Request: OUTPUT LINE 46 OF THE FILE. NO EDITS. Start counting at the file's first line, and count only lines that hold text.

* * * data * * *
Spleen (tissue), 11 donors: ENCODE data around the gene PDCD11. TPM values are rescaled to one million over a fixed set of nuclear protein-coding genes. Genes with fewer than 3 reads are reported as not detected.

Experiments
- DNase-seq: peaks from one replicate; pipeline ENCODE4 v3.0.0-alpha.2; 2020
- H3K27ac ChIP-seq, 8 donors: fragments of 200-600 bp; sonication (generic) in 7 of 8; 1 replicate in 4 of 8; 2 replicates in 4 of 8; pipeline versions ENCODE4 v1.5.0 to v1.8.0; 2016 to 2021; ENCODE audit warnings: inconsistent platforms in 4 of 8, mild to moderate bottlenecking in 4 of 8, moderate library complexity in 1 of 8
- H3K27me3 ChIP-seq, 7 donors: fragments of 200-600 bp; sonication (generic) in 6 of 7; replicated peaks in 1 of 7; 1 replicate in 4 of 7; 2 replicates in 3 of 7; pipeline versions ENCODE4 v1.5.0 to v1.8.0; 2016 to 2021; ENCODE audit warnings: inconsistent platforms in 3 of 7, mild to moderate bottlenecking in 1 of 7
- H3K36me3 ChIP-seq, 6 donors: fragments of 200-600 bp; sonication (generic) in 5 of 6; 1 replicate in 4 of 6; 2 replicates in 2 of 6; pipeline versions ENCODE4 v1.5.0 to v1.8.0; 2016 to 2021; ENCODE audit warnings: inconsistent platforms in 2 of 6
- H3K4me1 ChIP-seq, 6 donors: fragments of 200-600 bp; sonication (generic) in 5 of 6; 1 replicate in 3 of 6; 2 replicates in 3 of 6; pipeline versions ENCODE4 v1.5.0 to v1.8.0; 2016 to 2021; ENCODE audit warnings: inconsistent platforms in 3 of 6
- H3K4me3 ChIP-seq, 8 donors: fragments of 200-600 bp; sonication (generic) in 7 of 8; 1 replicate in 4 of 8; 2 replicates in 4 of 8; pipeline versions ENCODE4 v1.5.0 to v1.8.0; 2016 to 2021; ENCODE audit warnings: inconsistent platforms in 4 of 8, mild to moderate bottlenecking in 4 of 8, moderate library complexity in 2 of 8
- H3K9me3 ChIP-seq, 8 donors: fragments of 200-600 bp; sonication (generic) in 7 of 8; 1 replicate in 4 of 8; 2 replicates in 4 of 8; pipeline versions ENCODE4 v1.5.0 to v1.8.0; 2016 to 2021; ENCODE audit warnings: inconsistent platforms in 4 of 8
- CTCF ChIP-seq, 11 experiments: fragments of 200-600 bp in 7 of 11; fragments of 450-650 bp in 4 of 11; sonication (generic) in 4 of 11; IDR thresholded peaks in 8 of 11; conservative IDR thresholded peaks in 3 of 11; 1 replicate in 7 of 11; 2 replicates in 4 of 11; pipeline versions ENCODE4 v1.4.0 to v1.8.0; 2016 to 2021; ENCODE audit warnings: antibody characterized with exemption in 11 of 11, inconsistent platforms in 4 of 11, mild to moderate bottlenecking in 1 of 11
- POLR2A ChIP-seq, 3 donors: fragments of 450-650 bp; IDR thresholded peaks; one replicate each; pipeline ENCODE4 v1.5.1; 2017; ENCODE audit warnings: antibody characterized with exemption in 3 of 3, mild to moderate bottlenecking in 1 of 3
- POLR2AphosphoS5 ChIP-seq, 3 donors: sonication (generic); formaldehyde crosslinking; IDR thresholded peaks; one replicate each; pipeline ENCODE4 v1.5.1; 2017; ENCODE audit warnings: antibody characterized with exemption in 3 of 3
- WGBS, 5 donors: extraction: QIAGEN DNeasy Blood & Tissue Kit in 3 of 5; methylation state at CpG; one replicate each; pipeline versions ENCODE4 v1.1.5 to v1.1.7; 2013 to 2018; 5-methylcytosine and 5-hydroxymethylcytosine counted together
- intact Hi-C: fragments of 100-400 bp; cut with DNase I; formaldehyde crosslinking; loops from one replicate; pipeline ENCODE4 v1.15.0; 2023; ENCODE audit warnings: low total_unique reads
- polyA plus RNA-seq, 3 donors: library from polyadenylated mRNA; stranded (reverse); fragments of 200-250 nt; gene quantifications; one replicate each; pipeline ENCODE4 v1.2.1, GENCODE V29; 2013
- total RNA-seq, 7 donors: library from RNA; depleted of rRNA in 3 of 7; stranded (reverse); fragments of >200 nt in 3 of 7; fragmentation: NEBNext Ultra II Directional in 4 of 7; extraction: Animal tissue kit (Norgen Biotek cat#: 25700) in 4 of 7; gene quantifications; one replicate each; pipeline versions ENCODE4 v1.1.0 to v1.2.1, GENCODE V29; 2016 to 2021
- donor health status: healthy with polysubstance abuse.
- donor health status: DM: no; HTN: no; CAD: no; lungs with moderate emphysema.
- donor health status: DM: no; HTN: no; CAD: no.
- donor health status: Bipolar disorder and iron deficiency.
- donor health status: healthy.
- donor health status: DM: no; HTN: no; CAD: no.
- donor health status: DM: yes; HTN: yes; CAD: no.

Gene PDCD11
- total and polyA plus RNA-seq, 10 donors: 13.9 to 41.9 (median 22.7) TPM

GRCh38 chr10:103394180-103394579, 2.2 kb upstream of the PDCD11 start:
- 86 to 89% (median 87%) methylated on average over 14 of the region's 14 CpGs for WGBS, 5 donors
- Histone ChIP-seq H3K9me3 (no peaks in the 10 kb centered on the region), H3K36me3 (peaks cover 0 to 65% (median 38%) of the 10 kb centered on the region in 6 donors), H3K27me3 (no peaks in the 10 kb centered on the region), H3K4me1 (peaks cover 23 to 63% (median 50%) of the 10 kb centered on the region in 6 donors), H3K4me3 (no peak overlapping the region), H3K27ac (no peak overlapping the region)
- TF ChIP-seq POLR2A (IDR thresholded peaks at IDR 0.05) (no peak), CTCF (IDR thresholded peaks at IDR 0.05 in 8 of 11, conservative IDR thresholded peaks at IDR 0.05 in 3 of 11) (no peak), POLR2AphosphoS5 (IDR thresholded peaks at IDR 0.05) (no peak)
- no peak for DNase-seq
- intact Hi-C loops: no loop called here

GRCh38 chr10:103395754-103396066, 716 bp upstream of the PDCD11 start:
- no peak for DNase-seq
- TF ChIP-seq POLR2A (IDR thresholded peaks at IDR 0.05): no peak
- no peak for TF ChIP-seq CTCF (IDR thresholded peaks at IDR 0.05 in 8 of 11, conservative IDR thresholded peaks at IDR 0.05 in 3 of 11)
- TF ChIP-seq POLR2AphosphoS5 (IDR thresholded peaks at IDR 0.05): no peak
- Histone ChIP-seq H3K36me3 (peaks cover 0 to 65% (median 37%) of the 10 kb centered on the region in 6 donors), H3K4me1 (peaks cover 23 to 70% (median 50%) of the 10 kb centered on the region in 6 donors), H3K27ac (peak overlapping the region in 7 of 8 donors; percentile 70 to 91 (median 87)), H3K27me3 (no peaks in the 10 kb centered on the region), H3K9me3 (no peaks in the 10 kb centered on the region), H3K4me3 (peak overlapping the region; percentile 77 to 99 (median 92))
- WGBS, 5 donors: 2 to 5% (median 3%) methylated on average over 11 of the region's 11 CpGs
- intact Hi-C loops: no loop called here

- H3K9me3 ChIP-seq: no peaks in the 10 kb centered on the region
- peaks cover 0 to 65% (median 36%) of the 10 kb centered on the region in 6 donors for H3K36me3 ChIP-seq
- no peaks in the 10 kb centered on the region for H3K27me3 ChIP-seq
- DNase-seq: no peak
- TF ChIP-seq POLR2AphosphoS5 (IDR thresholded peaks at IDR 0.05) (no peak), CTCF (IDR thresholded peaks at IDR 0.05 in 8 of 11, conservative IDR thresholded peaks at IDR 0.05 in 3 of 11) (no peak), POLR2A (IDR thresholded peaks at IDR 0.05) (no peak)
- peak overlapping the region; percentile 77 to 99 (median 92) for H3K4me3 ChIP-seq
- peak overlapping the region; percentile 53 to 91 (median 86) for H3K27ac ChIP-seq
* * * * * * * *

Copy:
- peak overlapping the region; percentile 53 to 91 (median 86) for H3K27ac ChIP-seq